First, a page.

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When is "fusion" really fusion -- the metaphor for the colliding of two powerful cultural forces -- and when is it simply (con)fusion? Smitha Radhakrishnan discusses Indian dance in Part One of her series.
Connecting Personal Issues to the Big Picture
Smitha Radhakrishnan has been publishing her podcast Desi Dilemmas from Podbazaar since November of 2005. On August 2007, she joined Asia Pacific Arts. Desi Dilemmas weaves together narratives, opinion, and research with Indians on three continents, to place common issues facing desis in a larger social and economic context.
Questions? Comments? Write to her at firstname.lastname@example.org.
For kids like me, growing up in hinterlands of the South Asian diaspora -- suburban Phoenix, to be exact -- Indian dance and music were not really seen as forms of art. They were forms of culture. To learn and perform these things was to "keep up" culture and heritage, a kind of inoculation against the evils of Americanization. It's not an uncommon sentiment: if you were to browse the websites and mission statements of schools of Indian dance all over the US, you would find words like "preserve," "carry on," and "pass down" used liberally, usually paired with words like "ancient" and "authentic."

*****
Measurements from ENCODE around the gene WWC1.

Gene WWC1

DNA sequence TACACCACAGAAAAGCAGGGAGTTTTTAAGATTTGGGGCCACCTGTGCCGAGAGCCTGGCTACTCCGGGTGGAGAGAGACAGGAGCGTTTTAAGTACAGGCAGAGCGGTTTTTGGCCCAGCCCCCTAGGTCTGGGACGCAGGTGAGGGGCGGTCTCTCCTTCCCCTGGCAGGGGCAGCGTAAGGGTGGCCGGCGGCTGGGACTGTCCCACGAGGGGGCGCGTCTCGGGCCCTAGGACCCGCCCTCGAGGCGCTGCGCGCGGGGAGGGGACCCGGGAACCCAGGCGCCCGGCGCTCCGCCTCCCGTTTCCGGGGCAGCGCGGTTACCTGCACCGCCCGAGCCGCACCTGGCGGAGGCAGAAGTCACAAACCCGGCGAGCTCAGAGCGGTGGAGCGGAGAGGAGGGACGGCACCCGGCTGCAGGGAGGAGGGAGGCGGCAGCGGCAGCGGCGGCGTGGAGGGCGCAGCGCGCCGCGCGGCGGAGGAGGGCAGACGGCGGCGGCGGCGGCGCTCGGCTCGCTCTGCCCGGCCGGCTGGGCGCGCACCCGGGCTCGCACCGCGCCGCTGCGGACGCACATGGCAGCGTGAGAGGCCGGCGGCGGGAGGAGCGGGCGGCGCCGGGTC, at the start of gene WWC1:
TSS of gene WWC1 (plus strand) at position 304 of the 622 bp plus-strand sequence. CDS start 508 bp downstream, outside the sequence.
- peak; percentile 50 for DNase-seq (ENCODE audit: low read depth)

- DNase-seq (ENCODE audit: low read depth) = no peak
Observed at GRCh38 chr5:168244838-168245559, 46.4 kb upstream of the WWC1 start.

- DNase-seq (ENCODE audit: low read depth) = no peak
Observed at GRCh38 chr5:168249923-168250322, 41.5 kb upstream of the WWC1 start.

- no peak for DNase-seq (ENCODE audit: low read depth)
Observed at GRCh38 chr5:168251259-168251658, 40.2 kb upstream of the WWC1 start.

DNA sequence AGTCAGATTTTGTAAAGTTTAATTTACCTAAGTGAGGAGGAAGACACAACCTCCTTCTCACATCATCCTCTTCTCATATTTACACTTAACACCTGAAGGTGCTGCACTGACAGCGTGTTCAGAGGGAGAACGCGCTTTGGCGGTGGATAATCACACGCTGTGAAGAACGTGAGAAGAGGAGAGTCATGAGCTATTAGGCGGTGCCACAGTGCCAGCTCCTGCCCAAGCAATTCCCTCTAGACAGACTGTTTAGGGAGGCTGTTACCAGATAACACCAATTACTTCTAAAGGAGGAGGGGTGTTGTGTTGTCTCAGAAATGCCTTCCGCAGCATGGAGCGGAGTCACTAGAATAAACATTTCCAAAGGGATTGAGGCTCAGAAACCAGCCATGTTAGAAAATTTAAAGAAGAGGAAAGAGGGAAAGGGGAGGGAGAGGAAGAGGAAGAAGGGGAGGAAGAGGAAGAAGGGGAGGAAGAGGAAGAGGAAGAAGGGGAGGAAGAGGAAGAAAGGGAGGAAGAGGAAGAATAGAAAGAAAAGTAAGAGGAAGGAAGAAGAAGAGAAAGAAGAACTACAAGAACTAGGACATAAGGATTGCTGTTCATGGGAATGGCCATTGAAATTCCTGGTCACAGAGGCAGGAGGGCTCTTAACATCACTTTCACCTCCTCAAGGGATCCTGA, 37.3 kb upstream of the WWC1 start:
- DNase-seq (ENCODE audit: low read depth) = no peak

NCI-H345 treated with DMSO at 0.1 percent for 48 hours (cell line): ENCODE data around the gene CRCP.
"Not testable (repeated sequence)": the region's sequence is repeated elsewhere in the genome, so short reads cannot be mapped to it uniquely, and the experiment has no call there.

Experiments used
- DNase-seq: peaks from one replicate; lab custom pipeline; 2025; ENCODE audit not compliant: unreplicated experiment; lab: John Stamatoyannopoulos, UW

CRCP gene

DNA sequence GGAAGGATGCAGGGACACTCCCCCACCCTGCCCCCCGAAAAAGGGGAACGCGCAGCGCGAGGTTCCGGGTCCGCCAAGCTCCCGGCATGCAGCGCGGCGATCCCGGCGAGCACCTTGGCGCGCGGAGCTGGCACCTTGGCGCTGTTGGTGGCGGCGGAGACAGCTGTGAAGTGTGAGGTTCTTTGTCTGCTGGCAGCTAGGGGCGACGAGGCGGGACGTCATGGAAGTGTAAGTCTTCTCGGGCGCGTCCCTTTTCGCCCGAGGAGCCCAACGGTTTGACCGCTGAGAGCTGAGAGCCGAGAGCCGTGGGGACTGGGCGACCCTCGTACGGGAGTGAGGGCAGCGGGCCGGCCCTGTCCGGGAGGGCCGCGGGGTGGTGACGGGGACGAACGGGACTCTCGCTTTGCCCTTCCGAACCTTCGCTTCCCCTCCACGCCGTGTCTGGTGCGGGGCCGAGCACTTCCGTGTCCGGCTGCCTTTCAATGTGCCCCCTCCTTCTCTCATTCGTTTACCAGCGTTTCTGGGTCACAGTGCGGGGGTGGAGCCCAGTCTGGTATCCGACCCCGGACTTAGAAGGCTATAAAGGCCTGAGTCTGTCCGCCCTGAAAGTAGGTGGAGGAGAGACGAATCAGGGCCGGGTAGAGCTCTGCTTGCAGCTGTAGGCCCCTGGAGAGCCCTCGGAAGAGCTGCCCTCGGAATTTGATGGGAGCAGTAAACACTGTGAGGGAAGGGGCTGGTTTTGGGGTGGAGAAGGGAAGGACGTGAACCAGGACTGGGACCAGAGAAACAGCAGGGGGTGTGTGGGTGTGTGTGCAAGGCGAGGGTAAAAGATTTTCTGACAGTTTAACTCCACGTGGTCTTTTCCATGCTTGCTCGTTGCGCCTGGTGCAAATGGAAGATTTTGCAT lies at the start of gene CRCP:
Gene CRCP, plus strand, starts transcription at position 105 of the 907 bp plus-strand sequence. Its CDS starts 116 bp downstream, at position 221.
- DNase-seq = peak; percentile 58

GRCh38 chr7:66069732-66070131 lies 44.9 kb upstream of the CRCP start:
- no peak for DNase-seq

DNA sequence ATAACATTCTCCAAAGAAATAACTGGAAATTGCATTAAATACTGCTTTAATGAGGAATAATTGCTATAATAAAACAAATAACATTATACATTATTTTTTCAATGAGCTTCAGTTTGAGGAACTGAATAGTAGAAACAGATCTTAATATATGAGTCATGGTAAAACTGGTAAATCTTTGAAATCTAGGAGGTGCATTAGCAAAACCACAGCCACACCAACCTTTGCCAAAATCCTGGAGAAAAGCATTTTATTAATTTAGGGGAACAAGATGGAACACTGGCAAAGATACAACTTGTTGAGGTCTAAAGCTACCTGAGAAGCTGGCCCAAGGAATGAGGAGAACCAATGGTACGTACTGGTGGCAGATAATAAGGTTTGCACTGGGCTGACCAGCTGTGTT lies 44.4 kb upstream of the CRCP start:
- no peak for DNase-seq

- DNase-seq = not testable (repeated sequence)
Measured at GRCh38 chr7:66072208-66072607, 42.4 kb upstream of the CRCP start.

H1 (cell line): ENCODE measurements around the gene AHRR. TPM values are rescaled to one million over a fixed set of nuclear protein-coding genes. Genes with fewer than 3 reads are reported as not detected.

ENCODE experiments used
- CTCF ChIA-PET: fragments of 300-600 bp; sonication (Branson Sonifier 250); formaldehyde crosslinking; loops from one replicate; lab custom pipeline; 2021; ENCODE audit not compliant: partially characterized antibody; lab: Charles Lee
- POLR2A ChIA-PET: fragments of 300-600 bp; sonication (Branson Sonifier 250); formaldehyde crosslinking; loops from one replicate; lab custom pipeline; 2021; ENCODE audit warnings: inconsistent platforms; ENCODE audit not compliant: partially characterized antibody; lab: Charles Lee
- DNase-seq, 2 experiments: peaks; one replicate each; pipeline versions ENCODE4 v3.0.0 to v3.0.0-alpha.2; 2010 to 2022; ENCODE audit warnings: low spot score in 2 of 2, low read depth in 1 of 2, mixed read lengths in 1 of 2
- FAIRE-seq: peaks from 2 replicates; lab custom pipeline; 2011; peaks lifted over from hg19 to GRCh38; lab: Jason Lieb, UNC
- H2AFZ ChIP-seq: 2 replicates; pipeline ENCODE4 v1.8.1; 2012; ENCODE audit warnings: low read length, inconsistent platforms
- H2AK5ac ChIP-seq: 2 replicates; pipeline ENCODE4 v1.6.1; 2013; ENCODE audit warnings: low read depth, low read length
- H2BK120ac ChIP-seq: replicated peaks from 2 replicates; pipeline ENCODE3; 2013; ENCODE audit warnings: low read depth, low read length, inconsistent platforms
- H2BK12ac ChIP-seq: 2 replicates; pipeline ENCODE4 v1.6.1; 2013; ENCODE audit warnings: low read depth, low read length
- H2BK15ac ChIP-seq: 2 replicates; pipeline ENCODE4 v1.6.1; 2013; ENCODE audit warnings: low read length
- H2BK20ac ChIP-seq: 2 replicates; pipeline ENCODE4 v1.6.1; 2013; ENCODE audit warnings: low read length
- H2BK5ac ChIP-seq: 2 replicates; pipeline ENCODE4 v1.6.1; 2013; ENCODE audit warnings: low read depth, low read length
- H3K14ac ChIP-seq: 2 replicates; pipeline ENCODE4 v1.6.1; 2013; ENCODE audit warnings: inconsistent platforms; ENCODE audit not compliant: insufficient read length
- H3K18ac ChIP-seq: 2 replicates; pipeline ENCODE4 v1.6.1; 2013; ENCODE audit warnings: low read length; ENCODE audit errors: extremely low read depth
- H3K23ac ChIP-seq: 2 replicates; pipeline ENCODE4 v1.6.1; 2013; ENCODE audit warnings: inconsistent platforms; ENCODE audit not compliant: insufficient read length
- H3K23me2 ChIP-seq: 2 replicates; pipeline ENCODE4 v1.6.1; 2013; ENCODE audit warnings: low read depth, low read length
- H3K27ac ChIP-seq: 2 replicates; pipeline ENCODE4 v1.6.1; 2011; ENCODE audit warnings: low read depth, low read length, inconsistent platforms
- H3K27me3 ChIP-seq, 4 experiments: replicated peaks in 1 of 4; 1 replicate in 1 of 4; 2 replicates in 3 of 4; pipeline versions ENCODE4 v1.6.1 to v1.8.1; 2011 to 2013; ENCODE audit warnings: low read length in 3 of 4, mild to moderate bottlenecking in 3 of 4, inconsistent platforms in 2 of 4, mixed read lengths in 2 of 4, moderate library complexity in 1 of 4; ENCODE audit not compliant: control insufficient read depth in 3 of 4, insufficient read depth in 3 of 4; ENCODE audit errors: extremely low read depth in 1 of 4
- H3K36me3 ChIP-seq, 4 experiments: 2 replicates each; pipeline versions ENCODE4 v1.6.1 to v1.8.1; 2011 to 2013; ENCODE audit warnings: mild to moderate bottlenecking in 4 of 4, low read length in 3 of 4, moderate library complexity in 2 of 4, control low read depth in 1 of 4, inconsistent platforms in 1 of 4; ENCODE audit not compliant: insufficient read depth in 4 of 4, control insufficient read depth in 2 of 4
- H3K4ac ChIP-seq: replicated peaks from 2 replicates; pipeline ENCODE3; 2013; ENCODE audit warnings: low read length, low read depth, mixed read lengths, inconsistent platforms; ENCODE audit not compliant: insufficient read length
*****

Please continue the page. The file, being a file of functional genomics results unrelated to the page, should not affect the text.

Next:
There's a boatload of baggage that comes along with the inculcation of Indian art forms as cultural inoculation. For one, it implies there is something absolutely ancient (and therefore essential) that is in danger of being corrupted. And if that's the case, then change or adaptation goes against that. But how can you claim "authenticity" if you're just soaking up whatever cultural environment you're in?
Despite the overwhelming dominance of this view of things, a loud and visible counterpoint has emerged. And as much as the diaspora has fueled a veritable rebirth in the "traditional" Indian performing arts -- just like any good dialectical movement, it's also given birth to its opposite: folks who are interested more in different kind of "authentic" artistic expression. That is, with regards to the self and one's own (bi)cultural experience, not based on an unchanging somewheretime for which we only have mythical, often dogmatic references.
You'd think fusion would be most popular amongst the diaspora, people seeped in American culture and Indian mixed with anything from folk to modern to cabaret, in a dizzying range of costumes and musical textures. When I was growing up, "film dance" seemed to me like kind of an insult. Like, "Yeah, you know, what she does: it's more, you know, film-y." But in recent years, it seems to have come into its own as Bollywood dance classes have become as ubiquitous as their classical counterparts -- and far more popular. It's become an easy reference point for Indian dance.